7781 - Over God's House
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Today we continue in the early verses of Hebrews 3 so we again see the name of Moses as it relates to the house of Israel, and the name of Jesus as it relates to the house of God, or literally to the family of God throughout eternity.
Listen to Hebrews 3, verses 5 and 6:
Moses was faithful as a servant in all God’s house, testifying to what would be said in the future. But Christ is faithful as a son over God’s house. And we are his house, if we hold on to our courage and hope of which we boast.
These verses are speaking about Moses and Christ giving service in some part of the house of God. In context Moses is commended as being a faithful servant in the house of God as relating to the Israelite people here on earth, particularly during the last forty years of his life, during which he was God’s chosen instrument to shepherd Israel from Egypt to the promised land of Canaan.
Scripture gives a clear picture of the close relationship, which existed between God and Moses. This verse seems to be speaking of how trustworthy Moses reported to the people the things God spoke to him face to face. Scripture tells us that God spoke clearly to Moses and not in dreams and visions as he sometimes did with others. He spoke in terms that Moses could easily understand, and then pass on to the people.
This applied to the many times Moses approached God in the ‘Tent of Meeting’, in the camp of Israel; as well as, on the mountain when God passed the Law to Moses. God had a very special relationship with Moses.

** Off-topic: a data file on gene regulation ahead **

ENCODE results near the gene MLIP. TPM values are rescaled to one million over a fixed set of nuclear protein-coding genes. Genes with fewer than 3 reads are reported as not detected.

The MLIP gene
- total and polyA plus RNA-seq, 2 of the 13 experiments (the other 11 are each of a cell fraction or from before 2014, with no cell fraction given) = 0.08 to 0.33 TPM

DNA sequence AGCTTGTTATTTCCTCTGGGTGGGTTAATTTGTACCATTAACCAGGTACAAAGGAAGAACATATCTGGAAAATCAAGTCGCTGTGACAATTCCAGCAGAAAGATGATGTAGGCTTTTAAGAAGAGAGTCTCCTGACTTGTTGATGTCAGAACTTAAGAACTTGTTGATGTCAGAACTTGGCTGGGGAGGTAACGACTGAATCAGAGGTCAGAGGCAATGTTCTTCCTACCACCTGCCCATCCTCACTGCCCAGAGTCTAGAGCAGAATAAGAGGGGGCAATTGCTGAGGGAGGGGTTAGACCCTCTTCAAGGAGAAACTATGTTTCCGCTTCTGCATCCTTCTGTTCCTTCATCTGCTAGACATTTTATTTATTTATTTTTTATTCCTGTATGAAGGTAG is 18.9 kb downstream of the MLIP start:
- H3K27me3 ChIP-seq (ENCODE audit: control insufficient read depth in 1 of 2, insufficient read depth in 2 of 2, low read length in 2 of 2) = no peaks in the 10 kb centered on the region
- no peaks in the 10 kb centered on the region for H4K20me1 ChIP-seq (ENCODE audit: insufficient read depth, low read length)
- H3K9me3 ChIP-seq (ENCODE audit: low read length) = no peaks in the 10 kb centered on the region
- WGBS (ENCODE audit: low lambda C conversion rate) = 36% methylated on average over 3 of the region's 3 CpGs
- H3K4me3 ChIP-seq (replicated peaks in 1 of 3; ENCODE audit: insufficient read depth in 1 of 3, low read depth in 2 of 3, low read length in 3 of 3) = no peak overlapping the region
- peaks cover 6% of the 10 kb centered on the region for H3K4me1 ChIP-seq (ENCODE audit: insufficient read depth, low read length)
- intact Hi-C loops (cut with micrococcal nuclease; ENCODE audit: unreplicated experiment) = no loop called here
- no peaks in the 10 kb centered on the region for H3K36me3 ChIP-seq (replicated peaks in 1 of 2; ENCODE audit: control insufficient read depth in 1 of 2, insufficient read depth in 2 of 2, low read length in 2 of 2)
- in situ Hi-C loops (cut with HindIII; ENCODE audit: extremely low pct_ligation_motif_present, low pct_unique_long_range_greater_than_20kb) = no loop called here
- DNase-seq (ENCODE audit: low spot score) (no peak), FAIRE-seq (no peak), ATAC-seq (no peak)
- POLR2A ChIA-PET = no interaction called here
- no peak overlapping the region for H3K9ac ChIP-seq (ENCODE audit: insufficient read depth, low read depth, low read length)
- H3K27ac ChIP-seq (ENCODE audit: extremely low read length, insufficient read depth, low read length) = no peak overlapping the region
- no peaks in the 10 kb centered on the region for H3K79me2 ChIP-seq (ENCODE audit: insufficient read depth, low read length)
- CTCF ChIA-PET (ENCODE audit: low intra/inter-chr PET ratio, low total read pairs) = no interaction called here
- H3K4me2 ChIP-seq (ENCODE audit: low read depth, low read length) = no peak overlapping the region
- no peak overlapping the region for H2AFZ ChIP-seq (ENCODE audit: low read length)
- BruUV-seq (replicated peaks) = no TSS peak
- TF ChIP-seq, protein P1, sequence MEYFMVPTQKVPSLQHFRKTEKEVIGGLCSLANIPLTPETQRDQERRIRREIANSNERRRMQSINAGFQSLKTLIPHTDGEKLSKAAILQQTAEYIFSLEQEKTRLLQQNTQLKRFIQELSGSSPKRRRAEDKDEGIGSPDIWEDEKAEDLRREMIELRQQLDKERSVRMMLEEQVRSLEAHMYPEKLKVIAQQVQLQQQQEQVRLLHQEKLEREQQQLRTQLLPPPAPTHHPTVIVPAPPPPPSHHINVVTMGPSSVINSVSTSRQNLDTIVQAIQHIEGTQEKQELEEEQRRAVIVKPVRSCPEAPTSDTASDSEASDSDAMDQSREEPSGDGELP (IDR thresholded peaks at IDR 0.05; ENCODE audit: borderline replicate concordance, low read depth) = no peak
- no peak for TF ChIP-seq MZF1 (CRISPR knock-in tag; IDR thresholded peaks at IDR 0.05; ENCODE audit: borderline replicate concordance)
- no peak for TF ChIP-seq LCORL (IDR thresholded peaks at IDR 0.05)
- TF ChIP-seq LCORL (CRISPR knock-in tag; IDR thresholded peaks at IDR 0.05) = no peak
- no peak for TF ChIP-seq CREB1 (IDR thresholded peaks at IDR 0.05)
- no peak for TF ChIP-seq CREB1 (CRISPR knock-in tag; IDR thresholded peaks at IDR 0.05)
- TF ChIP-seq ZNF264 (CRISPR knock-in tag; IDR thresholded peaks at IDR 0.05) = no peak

But a very different relationship existed between each of them and Father God. Whereas Moses was a servant, Messiah/Christ was the Son of God. Whereas Moses was in God’s house as a part of the Israelite family, Christ’s exalted position was over God’s house. This reference extends to Christ’s position as High Priest over the house of God — and more specifically to the eternal family of God throughout all ages.
The ‘we’ in verse 6 gives reference to the believers in the age of grace. This is the Church, the body of Christ, some of which is now present on earth, during this last age before Christ returns.
The last sentence in this passage has caused much searching and prayer to discern the meaning of these words: “We are his house, if we hold on to our courage and the hope of which we boast.”
Some have read into these words that believers can lose their salvation.
These words as well as some others which follow later in this book, were directed to people who had identified themselves to a church of Christian faith. They had made profession, by word at least, to faith in Christ/Messiah.
But at a later time, either because of apathy, family pressures, persecution or for other reasons, some of these people face the pressure to renounce their professed faith. The alternative was to hold fast to their faith and with confidence, courage and strong hope face the opposition by taking refuge in Jesus.
The issue in question is not the security of the believer, but is a question of whether the one who gives up and checks out, ever possessed salvation in their inner spirit.
Again, the retention of salvation is not what is in question. Rather its whether this person ever possessed salvation in their life.
This passage proposes a test by which people can tell whether a church member is really saved or not when they die.
If a person who is under attack, holds fast their confidence and courage, and they continue rejoicing in living out their professed hope by faith in Messiah/Christ firm to the end of their lives, that fact shows that they are indeed a true member of the house of God. They were saved in the past, have had salvation throughout the attack, and are saved for eternity.
Such people will be together with Trinity God and other brothers throughout eternity.